My journey into public school advocacy began during my son’s elementary school years. He attended a school where more than 70% of the student population is living in poverty. Initial observations shocked and concerned me.
Disciplinary actions seemed at best, developmentally inappropriate. According to greatschools.org, they have a suspension rate of 7%. Students with disabilities, 18%. Suspensions should be exceedingly rare at the elementary school level.
Silent lunches, lost recess, ‘walking the line’, teachers with no classrooms or supplies, and high teacher turnover are significant concerns and indicative of a systemic problem.
The inability for our voices to be recognized or considered is an alarming pattern exhibited by the Savannah-Chatham County Public School System.
When I brought my concerns to the principal, then to administration, they dismissed them. They told me the situations I observed were not happening, were necessary for control, or no one else was “complaining” and we were offered administrative transfer.
I discovered these practices are normalized within many schools across the county. A group of parents, most of whom have experienced similar obstacles formed Voices for Schools. Since 2015, we have been told there are too few of us, we don’t represent the “right demographic,” we are lying, we are to blame for the problems that persist, or we are focusing on the wrong things.
Email correspondence with board members has shown up in print media almost immediately after being sent and we have been openly criticized from the dais for bringing issues forward.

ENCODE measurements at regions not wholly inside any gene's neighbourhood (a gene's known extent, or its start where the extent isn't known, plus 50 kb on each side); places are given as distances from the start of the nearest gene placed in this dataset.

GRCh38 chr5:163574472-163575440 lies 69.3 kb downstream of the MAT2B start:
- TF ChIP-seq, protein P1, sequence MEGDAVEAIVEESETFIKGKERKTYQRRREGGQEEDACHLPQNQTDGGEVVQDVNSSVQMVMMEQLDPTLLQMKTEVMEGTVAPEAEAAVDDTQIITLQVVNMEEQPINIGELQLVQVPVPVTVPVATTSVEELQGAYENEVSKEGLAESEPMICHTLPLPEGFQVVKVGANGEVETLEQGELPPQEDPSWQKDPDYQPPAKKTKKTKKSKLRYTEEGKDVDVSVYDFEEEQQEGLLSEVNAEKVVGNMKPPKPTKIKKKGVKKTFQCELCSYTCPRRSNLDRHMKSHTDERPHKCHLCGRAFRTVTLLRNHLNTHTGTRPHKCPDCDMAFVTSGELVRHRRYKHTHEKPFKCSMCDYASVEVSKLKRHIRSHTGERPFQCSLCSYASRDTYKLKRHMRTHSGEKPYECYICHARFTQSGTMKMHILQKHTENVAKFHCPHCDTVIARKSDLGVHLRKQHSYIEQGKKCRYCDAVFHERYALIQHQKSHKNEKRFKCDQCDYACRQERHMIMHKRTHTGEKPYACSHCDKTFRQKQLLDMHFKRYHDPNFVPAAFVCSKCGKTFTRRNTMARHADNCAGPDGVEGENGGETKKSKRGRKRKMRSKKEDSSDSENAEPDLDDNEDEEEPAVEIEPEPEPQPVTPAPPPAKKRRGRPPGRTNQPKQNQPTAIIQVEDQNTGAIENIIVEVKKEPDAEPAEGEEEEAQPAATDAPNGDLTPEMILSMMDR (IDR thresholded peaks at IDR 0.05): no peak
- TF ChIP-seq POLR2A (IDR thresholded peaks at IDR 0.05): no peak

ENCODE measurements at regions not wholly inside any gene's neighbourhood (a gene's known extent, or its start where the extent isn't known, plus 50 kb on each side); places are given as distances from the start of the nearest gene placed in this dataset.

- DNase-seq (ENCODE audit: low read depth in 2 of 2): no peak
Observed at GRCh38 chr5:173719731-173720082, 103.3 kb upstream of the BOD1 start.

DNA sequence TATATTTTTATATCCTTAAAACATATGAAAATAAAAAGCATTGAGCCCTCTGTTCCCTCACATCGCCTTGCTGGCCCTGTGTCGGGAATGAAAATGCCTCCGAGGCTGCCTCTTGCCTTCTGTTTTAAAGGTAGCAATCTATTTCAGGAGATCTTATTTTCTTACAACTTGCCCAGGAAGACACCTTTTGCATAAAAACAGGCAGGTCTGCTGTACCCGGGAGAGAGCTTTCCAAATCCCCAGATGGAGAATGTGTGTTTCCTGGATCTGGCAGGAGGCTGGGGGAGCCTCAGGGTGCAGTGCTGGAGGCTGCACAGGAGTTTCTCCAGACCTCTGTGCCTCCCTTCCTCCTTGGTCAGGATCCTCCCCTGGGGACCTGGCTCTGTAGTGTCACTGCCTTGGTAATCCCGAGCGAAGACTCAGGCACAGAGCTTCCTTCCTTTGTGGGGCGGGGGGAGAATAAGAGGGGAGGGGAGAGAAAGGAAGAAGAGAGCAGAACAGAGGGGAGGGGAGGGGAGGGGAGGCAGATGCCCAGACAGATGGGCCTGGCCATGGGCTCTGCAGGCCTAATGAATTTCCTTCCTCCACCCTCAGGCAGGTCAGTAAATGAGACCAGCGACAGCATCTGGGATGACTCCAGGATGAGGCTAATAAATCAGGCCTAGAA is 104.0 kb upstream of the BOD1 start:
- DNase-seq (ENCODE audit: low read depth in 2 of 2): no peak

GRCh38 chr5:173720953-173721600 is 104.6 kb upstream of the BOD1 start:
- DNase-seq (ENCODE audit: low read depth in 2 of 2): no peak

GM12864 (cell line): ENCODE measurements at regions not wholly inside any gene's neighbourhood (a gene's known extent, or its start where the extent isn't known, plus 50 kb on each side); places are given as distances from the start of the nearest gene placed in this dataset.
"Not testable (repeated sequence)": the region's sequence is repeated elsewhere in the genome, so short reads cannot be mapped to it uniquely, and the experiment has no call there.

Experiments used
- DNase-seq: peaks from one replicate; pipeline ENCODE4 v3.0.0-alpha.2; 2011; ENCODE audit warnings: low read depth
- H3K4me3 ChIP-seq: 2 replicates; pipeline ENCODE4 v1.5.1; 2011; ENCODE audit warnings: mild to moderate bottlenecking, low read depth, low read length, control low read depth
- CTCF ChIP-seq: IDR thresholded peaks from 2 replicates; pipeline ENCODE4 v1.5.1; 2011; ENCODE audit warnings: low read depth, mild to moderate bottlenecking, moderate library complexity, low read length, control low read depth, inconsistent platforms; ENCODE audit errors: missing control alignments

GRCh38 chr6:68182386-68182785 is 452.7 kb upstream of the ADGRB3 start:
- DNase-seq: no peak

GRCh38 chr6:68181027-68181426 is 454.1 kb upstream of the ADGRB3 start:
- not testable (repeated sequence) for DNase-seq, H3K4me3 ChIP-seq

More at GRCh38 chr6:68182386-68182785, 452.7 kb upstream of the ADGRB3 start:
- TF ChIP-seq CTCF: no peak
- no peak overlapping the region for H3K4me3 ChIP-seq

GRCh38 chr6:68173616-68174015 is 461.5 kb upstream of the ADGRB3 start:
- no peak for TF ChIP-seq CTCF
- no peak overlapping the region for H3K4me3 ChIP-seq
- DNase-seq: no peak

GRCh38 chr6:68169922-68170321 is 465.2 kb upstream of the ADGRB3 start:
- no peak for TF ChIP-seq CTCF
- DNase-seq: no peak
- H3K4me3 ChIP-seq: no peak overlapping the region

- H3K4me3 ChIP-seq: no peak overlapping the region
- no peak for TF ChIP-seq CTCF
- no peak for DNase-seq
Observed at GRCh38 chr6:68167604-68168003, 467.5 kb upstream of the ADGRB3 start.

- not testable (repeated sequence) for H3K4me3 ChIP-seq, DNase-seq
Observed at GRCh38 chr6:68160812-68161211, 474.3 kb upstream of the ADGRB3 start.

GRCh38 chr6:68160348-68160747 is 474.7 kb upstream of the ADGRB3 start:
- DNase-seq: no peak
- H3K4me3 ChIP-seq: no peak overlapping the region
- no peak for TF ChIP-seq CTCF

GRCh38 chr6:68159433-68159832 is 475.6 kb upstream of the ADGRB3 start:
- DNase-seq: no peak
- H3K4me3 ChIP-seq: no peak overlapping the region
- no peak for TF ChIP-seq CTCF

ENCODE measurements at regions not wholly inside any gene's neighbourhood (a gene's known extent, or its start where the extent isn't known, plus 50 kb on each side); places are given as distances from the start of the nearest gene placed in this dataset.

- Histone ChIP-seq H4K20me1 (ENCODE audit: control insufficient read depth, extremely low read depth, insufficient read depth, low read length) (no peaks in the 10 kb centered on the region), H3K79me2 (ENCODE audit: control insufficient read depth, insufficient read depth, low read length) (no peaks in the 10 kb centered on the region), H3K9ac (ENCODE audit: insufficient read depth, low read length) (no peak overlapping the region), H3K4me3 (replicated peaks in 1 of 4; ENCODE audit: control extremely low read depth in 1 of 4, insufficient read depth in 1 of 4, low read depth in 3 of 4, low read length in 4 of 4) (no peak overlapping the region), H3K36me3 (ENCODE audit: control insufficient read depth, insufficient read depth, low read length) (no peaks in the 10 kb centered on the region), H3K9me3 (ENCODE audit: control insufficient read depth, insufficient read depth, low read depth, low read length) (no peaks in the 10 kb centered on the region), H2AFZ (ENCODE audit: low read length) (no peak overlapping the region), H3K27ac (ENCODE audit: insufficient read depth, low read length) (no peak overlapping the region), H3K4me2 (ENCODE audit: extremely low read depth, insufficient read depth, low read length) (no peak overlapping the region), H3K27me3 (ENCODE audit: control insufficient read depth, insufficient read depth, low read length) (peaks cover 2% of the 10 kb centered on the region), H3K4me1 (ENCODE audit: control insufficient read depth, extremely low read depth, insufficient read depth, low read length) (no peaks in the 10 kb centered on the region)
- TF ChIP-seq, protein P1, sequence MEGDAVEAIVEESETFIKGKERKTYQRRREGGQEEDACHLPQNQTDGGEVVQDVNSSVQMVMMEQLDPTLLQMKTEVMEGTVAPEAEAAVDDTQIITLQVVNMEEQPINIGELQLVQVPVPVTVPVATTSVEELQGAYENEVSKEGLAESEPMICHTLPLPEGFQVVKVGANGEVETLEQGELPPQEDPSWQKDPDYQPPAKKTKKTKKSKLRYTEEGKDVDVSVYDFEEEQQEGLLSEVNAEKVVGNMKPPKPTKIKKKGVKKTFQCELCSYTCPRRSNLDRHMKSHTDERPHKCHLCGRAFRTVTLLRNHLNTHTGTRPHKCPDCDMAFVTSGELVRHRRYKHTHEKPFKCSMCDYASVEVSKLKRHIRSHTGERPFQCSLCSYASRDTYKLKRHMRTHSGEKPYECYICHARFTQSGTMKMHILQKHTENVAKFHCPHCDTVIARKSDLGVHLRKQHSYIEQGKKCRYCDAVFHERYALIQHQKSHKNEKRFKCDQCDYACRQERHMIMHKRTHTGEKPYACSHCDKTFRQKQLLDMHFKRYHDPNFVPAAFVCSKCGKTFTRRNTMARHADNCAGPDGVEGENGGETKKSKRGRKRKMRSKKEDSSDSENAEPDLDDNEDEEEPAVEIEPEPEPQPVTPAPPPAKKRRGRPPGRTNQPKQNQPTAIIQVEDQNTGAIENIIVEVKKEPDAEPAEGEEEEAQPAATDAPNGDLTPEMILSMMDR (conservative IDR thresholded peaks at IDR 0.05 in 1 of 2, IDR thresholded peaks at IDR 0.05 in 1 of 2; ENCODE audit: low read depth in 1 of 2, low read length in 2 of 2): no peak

Now there are further attempts to silence us about issues on record. During the August 8 School Board Meeting, changes to district policy titled “Public Participation in Board Meetings” were proposed. The changes would allow the board to limit the number of constituents permitted to address their elected officials during the open meetings.
The discussion amongst board members highlighted the belief that the board meetings should be held to address “board business,” and time spent on constituent concerns may not meet that criteria.
Following that logic, we would need to address time spent on reports from the Superintendent, Student Senate, and Teacher Senate. Of course, we won’t do that because like constituent voices, those reports directly inform the business of the board.
Recent interest in some significant policy changes makes the timing of this change feels like a brazen attempt to stifle the voices of the community you serve.Jenny McCord